We’ve been down on American business recently and its ability—or lack thereof—to come up with great new ideas. Last year’s brilliant Doritos Locos Taco gave way to this year’s derivative Fiery Doritos Locos Taco and the dreaded Burger King French Fry Burger. Large technology companies, which used to put money at risk to create brilliant new products, services, and economic ecosystems, can’t really think of anything to do with their cash. On Tuesday morning Microsoft announced that it would spend $40 billion to buy back its own shares and increase its dividend—two clear signs that it is out of ideas. Not surprisingly, the stock market shrugged at this reaction. Investors would rather hear what new profitable products and services Microsoft will create with its huge cash pile.
And yet. And yet. America still is a land of dreamers, risk takers, and idea generators. Microsoft’s stock was dead in the water Tuesday morning. But the stock of Kythera, a biopharmaceutical company, was soaring. In early trading it was up 27 percent, boosting its stock market valuation by $175 million. A nine-figure sum has just been conjured out of thin air. The reason for the rise was the favorable performance in trials of one of Kythera’s new proprietary products, which is aimed at combating a growing and pernicious human woe.
Now this company possesses the rare combination of an inscrutable corporate name (Kythera), an inscrutable product name (ATX-101), and an inscrutable active ingredient (“a proprietary formulation of a purified synthetic version of deoxycholic acid”) that treats an inscrutable medical condition (“the reduction of submental fat”) that the market seems to love.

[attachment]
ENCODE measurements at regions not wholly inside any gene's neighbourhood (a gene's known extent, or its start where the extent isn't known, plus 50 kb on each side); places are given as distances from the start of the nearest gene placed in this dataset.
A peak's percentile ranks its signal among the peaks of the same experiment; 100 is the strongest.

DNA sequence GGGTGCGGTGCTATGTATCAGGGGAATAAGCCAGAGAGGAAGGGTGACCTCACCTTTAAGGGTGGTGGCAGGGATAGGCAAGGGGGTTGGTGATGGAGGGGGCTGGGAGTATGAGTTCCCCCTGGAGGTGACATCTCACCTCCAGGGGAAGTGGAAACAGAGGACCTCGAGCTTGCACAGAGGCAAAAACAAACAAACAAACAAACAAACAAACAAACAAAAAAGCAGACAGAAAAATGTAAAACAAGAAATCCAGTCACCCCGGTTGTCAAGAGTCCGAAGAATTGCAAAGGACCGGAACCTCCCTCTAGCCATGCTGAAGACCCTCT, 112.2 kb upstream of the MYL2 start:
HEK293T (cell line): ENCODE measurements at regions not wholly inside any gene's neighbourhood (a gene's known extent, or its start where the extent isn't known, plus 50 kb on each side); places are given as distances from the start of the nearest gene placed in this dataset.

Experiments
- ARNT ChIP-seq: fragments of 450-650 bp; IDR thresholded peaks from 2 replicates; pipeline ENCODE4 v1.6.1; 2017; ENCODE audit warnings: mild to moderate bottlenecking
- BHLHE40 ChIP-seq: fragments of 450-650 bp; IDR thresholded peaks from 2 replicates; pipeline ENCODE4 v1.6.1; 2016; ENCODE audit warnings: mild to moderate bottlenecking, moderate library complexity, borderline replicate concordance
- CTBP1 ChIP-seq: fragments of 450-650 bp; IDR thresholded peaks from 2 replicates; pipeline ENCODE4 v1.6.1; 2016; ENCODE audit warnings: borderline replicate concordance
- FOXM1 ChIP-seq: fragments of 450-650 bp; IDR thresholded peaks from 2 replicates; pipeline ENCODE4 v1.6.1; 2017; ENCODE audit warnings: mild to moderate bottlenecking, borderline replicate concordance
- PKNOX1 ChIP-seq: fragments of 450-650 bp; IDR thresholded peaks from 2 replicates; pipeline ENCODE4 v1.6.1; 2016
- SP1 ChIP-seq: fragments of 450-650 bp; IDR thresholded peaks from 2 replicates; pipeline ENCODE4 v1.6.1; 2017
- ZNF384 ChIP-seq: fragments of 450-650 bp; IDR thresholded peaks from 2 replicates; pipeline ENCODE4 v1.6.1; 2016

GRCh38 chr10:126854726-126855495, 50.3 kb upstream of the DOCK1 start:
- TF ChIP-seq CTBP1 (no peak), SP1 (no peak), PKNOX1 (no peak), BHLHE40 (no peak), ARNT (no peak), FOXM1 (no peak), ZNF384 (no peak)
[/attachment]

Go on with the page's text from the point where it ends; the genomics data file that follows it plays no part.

But it’s actually quite simple. And once you translate the Latin and Greek, the whole situation might make you slightly less optimistic about America and the types of ideas it is generating.
First, the name. Kythera, as the company notes, is the Greek island in the Ionian Sea from whence hails Aphrodite, the Greek goddess of love and beauty. The company, founded in 2005, is based in Calabasas, California, which is squarely in the San Fernando Valley. By now, you may be able to guess where this is going.
Rather than focus on cures for cancer or diabetes, this biopharmaceutical company focuses on aesthetic applications for proprietary compounds. “Our objective is to develop first-in-class, prescription products using an approach that relies on the scientific rigor of biotechnology to address unmet needs in the rapidly-growing market for aesthetic medicine,” the company notes on its homepage. “Our initial focus is on the facial aesthetics market, which comprises the majority of the aesthetic medicine market.” In other words, Kythera is aiming to build a suite of products like those made by Allergan, a wildly successful biopharmaceutical company based in Southern California, that allow people to fight the ravages of time and human behavior without invasive plastic surgery. ATX-101, the company’s main product, could be the “first-in-class submental contouring injectable drug.”
Should it work, ATX-101 would be yet another way for Americans to have it all. They can maintain that single chin they’ve known and loved while chowing down on all the chalupas they want, all while avoiding the expense and pain of surgery.